The Key to Being a Human Christian

I love the Psalms.

In my work as a pastoral counselor and occasional preacher, I talk about them a lot. The hope is that by developing an awareness of the Psalms, folks would feel free to start feeling their feelings, talking about their feelings, and perhaps even talking to God about their feelings. That would be a good thing.

But I didn’t know I talked about them this much. As is evident by the lists below, I’ve talked and sung and written a bunch about the Psalms. And I’m not stopping.

Because although the Psalms do not help us to become super Christians, the Psalms do in fact help us to become human Christians. And the world (and global missions) needs as many of those types as we can get…

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Articles
The Gaping Hole in the Modern Missions Movement (part 1)

The Gaping Hole in the Modern Missions Movement (part 2)

A Missionary’s Call to the Psalms and Deeper Emotional Intelligence

Some thoughts on how to combine the Psalms with Discovery Bible Studies and inner healing ministries.

Here’s a three-minute video showing one way to interface with the Psalms. You can read more on this method here.

 

Podcasts/Sermons
Despair is Where Hope Lives (Psalm 130)

Pilgrim Songs (Psalms 120-124)

On Peace, Busyness, and Remembering that I’m Not God (Psalm 131)

Teleporting, Editing, and Borrowing (Psalm 31)

On Rest, Loss, and Revenge (Psalm 3)

The Posture of God (Psalm 116)

Psalms – Songs for our time

 

Songs
Follow Close (Psalm 63)

 

Spiritual Warfare Lullaby (Psalm 23, Psalm 91)

 

Psalm 13

 

One Thing I Ask (Psalm 27)

Despair is where hope lives (Psalm 130)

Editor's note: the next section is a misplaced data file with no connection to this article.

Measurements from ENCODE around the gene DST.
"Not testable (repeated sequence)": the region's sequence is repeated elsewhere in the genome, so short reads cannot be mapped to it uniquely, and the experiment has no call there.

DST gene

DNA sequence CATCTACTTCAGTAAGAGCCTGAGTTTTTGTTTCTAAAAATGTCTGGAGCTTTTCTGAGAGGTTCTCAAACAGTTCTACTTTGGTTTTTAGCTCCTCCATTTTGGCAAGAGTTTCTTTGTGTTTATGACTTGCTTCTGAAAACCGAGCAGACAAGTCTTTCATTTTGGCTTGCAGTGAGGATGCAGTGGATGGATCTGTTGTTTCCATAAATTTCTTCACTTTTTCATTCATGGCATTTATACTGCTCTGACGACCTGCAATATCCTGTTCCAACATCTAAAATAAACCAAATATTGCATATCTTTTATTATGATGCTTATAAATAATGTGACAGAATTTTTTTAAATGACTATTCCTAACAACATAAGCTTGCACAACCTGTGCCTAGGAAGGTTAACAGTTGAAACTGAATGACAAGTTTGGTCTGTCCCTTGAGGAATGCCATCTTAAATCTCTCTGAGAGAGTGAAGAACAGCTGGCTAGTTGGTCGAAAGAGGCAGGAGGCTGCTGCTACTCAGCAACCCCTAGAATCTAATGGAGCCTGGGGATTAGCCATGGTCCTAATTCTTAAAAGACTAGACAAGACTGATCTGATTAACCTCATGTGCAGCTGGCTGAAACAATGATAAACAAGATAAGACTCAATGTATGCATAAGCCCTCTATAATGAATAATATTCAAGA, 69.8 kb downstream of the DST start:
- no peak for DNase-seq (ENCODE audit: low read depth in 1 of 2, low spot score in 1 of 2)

Listen to this message on hope here, or via the trotters41 podcast. (21 minutes)

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Some excerpts and quotes:

“The prophetic poet asserts hope precisely in exile.” — Walter Brueggemann

If you’re not really feeling it. If you’re not feeling happy-clappy-Jesus-is-alive-and-all-my-problems-are-fixed, then take heart, because that’s precisely where hope lives.

“Hope expressed without knowledge of and participation in grief is likely to be false hope that does not reach despair. Thus…it is precisely those who know death most painfully who can speak hope most vigorously.” — Brueggemann

We need this reminder.

We need to remember that true hope is not just optimism. True hope is not a flimsy, fluffy thing. No, true hope, Biblical hope, sees it all. It sees the bad, the hard, the pain. It sees the depths and the darkness. It sees the world’s sin and my own sin.

And it keeps on seeing… all the way to Christ. In the end, deep hope must be securely grounded in the character and love of God.

“Speech about hope cannot be explanatory and scientifically argumentative; rather, it must be lyrical in the sense that it touches the hopeless person at many different points. More than that, however, speech about hope must be primarily theological.” — Brueggemann

“Hoping is not dreaming.” “[Hope is] a confident, alert expectation that God will do what he said he will do. It is imagination put in the harness of faith.” – Eugene Peterson

“Hope is a projection of the imagination; so is despair.” –Thornton Wilder

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Psalm 130 A song for pilgrims ascending to Jerusalem.

1From the depths of despair, O LORD,

I call for your help.

2Hear my cry, O Lord.

Pay attention to my prayer.

3LORD, if you kept a record of our sins,

who, O Lord, could ever survive?

4But you offer forgiveness,

that we might learn to fear you.

5I am counting on the LORD;

yes, I am counting on him.

I have put my hope in his word.

6I long for the Lord

more than sentries long for the dawn,

yes, more than sentries long for the dawn.

7O Israel, hope in the LORD;

for with the LORD there is unfailing love.

His redemption overflows.

8He himself will redeem Israel

from every kind of sin.

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